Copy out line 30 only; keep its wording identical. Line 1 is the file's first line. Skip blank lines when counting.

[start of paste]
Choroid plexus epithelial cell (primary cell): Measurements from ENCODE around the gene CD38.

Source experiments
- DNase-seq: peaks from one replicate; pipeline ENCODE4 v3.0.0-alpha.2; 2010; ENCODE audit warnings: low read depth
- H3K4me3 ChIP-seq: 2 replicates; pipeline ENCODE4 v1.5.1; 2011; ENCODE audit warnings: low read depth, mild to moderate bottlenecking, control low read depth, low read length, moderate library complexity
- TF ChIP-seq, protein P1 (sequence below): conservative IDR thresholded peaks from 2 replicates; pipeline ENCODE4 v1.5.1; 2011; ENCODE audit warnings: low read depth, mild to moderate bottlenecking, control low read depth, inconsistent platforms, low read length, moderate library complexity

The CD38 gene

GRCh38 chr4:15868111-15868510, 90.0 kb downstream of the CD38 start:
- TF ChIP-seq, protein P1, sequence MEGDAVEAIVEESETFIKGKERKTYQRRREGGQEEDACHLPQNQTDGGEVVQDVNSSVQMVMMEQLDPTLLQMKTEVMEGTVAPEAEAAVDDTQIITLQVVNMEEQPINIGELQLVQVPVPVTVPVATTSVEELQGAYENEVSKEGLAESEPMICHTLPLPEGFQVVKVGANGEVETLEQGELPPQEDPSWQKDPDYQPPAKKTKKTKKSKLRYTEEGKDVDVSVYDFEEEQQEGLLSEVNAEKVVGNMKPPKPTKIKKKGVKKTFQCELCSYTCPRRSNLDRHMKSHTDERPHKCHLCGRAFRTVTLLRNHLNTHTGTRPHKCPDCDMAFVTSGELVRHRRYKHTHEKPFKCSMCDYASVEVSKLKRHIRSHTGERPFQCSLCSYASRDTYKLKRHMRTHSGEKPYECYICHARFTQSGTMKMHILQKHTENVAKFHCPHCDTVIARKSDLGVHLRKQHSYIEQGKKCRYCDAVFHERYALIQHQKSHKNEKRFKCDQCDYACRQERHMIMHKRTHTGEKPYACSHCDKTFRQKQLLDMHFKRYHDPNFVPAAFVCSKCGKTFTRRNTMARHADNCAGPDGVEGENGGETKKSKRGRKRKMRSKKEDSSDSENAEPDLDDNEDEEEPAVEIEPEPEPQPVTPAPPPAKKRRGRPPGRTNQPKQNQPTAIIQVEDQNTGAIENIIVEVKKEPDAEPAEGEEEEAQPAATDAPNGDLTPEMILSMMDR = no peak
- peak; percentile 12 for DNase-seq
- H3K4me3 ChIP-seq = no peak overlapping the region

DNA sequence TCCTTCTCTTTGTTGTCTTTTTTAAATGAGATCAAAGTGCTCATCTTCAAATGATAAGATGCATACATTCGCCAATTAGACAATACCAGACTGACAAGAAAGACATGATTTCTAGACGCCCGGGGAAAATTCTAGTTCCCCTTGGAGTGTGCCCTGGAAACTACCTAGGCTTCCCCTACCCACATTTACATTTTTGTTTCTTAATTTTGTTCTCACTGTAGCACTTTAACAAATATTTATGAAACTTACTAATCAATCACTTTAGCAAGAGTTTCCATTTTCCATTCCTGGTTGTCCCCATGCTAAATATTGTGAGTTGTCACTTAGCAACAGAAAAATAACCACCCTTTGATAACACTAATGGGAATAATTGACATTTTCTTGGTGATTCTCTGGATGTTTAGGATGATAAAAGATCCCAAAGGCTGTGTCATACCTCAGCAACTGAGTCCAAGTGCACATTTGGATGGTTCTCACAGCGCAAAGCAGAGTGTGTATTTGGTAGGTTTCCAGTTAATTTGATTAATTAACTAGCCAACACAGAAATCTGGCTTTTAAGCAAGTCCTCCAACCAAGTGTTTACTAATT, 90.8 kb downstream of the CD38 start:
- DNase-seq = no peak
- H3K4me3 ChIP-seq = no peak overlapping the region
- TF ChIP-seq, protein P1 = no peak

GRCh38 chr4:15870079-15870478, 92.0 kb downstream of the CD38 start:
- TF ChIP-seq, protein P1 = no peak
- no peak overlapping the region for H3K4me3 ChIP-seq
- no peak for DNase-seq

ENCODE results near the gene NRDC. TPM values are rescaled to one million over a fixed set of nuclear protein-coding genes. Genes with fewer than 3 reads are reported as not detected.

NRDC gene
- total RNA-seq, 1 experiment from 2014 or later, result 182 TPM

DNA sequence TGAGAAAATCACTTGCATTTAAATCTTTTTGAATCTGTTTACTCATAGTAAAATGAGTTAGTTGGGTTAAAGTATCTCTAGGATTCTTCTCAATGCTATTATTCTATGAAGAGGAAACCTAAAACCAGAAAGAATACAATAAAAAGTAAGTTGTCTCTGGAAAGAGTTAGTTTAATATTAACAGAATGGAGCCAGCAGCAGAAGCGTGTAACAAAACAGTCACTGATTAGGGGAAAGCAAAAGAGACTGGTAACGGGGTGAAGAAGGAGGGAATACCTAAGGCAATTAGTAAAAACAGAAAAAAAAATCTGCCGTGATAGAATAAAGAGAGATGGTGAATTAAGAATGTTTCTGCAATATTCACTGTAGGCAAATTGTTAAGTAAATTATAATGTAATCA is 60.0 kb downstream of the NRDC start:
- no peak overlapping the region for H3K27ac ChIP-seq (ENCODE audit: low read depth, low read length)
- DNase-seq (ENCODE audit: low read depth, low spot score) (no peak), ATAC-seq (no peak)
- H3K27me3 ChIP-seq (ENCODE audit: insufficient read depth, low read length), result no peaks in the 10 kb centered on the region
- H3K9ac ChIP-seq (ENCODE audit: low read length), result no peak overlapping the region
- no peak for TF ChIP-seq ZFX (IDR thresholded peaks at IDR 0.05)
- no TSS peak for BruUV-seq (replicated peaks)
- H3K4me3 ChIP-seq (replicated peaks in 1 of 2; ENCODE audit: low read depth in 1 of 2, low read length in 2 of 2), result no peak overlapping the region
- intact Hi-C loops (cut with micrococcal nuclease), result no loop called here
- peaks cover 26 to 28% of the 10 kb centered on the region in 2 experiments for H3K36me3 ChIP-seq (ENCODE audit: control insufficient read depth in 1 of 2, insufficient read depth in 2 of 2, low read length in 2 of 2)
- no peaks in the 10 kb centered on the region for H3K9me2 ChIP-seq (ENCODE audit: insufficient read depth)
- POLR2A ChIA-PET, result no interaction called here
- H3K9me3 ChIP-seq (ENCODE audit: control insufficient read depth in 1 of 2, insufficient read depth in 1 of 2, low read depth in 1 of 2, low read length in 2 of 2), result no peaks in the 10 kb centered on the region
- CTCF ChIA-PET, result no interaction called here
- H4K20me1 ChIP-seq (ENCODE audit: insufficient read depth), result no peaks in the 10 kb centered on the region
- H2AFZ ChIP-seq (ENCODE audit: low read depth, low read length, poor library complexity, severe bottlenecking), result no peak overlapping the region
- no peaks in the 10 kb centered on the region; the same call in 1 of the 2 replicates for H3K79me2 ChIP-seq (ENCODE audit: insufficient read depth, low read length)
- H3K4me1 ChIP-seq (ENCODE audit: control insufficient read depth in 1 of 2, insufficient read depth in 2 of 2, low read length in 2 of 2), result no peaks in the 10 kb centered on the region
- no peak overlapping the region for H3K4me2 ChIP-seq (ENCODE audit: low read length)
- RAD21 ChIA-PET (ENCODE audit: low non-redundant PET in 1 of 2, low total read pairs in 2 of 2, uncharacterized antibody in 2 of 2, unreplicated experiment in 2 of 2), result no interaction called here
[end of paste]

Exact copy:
- intact Hi-C loops (cut with micrococcal nuclease), result no loop called here